About Once Upon a Word: We're a large group of multi-talented authors working together, to bring you the best romances.

Wednesday, December 19, 2012

Christmas in the Netherlands by: Stephanie Burkhart

Visiting different countries around the world during Christmas can be fun. I remember being stationed in Germany (I was in the US Army from 1986-1997) and going to Kris Kringle markets. The markets were wooden shops in the town's downtown pedestrian area or shopping markets. They sold everything – mulled cider and wine, sausages, marzipan, handcrafted wood ornaments, and knitted items. Even though I was in a different country, I knew Christmas was in the air.

This year, my story in the 2012 Christmas Collection (from Victory Tales Press) takes you to Amsterdam. My first trip to Amsterdam was in the early 1990's. It has such a unique look with the narrow facades made of bricks, and gables attached high on the houses to lift furniture. Amsterdam, to me, had an "earthy" look – canals ran through the city. The main train station was a formable building, reminding me of an old European fortress. I found the hard rock cafĂ©, the red light district, and the docks.

My story is called "Gifts" in the anthology. Chris Janssen is an Olympic pairs figure skater who needs to find a new partner. Enter Famke deVries. Her brother is Chris' best friend. Chris is attracted to Famke, but will his attraction derail their goal to make the Olympic team?

One of their early "dates" involves a visit to the Kris Kringle market. Famke wants to buy clogs for her family in preparation for Sinterklaas' visit.

In the Netherlands, Dutch children learn Sinterklaas sails from Spain on his feast day (5 DEC). He lands on the coast in a different harbor every year with his partner "Zwarte Piet" (Black Peter). All the bells ring out in the town when he lands and if Sinterklaas makes it to Amsterdam, he pays a special visit to the Queen.

The children leave out their clogs and Sinterklaas fills them with presents. Zwarte Piet is in charge of the naughty/nice list. Zwarte tells Sinterklaas if the little one has earned their presents for the year.

Many people in the Netherlands decorate a Christmas tree. On Christmas Eve, Santa Claus comes from Finland and delivers more presents. Christmas is more low key. Many go to religious services and visit family. The main meal usually consists of shrimp from the North Sea, smoked fish, (salmon & eels) roast chicken or meat (boar/beef/venison) seasonal veggies and deep fried ice cream. Yum. I'm a fish person so the menu appeals to me.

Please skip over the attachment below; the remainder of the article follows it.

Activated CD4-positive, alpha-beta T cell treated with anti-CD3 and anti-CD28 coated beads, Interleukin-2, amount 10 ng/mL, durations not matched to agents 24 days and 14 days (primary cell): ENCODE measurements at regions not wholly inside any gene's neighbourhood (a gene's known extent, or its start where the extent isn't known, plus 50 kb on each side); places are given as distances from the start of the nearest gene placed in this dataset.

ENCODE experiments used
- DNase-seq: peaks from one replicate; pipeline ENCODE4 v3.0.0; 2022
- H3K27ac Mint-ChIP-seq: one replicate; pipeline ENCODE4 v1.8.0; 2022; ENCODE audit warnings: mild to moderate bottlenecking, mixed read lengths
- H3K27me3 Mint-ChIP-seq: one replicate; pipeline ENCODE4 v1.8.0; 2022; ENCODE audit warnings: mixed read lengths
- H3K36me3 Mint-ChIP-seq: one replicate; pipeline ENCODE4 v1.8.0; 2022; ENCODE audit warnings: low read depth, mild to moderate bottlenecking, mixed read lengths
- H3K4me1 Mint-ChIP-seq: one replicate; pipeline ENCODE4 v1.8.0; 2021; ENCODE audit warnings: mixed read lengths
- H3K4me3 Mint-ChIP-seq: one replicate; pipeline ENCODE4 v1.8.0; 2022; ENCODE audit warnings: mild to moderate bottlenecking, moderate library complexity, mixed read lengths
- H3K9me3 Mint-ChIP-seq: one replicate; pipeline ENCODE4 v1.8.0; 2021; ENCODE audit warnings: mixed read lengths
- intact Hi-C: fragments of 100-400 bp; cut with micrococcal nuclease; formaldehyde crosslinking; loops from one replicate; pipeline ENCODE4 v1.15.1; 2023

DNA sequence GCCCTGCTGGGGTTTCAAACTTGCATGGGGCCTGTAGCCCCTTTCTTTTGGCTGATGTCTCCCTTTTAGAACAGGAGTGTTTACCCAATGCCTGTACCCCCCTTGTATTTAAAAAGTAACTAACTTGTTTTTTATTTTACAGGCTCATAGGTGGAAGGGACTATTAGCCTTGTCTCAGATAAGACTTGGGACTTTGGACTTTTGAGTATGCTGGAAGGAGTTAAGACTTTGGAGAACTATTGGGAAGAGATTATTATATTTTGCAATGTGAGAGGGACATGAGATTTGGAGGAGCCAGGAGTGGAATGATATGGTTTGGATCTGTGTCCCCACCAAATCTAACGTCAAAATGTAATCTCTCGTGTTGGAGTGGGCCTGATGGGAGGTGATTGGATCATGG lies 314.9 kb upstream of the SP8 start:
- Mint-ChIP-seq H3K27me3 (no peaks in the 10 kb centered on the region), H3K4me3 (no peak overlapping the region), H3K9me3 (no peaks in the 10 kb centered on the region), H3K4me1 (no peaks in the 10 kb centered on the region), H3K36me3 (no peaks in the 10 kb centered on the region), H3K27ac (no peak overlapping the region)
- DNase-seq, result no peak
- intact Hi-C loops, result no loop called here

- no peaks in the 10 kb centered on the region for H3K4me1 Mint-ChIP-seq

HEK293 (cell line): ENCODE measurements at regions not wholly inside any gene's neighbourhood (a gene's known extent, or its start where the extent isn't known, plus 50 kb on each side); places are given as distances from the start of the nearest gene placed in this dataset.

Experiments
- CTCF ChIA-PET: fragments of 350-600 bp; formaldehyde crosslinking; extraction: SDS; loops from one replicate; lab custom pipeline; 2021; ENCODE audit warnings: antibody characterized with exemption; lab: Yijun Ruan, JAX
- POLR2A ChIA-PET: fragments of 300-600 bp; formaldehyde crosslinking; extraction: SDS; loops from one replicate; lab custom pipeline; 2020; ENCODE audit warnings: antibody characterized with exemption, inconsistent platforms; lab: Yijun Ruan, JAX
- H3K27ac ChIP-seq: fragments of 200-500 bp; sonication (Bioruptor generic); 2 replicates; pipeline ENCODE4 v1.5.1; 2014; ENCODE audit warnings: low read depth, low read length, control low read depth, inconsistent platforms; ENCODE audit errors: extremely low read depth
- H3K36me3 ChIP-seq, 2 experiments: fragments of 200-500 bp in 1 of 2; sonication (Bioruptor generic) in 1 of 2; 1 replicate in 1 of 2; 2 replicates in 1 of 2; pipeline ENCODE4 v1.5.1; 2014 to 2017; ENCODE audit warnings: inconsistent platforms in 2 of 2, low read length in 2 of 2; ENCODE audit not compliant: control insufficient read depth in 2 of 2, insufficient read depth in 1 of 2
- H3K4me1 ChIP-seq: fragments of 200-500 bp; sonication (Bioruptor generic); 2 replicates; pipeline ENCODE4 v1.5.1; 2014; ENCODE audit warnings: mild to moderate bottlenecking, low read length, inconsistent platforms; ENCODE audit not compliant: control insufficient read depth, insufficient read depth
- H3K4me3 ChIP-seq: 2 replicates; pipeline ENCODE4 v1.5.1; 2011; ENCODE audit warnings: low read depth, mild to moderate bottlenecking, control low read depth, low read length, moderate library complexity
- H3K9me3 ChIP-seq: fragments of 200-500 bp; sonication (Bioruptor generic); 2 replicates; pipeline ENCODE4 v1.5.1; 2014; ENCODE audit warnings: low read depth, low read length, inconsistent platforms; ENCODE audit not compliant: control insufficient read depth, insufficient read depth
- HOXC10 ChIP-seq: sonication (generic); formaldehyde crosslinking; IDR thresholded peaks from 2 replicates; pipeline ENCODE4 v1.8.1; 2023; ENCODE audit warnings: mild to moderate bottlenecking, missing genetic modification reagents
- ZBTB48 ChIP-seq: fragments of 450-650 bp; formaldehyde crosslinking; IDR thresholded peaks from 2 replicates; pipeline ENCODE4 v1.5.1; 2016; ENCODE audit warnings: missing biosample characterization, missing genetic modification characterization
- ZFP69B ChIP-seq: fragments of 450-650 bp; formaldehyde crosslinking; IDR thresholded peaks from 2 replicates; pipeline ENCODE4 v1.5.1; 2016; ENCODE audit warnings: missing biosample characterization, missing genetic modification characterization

Question: What do you like to cook/eat for your Christmas meal? I'd love to hear your menu.

Have you been to the Netherlands or Amsterdam? I'd love to hear your adventure.

Author Bio: Stephanie Burkhart is a 911 dispatcher for LAPD. She's visited several town and cities in the Netherlands; her favorite is the Keukenhof in Lisse, where she fell in love with the tulips.


BLURB:  Will Christian and Famke's attraction interfere with them earning a spot on the Netherlands Olympic pairs skating team?

Short Excerpt:

Stephen turned onto a street in the Noord district of Amsterdam where he lived. The apartment buildings were about five stories tall, but weren't very wide. Stephen drove his compact car into a parking structure near his building. "We're here."

"I need a nice long bath and a bite to eat." Famke stepped out and shut her door.

"Chris, can you take her to the apartment? I'll run to the store for some food."

"Sure." Chris opened the trunk and grabbed her bag.

"I can take it." She gestured for the bag, but Chris waved her off.

"I've got it." He paused. "I always insist on carrying a lady's bags."

"But, Chris—"

"And you are a lady," he said.

Smiling, Famke nodded, discovering a small dimple in his cheek when
he smiled so warmly.








1 comment:

  1. Hi Steph! I loved your story in the anthology and wondered if you lived in Germany before. Alas, I was never stationed there during my own military days, but many of my buddies and their families had stories to tell.


Comments relevant to the blog post are welcome as long as they are noninflammatory and appropriate for everyone of all ages to read.
Thank you for your interest and input.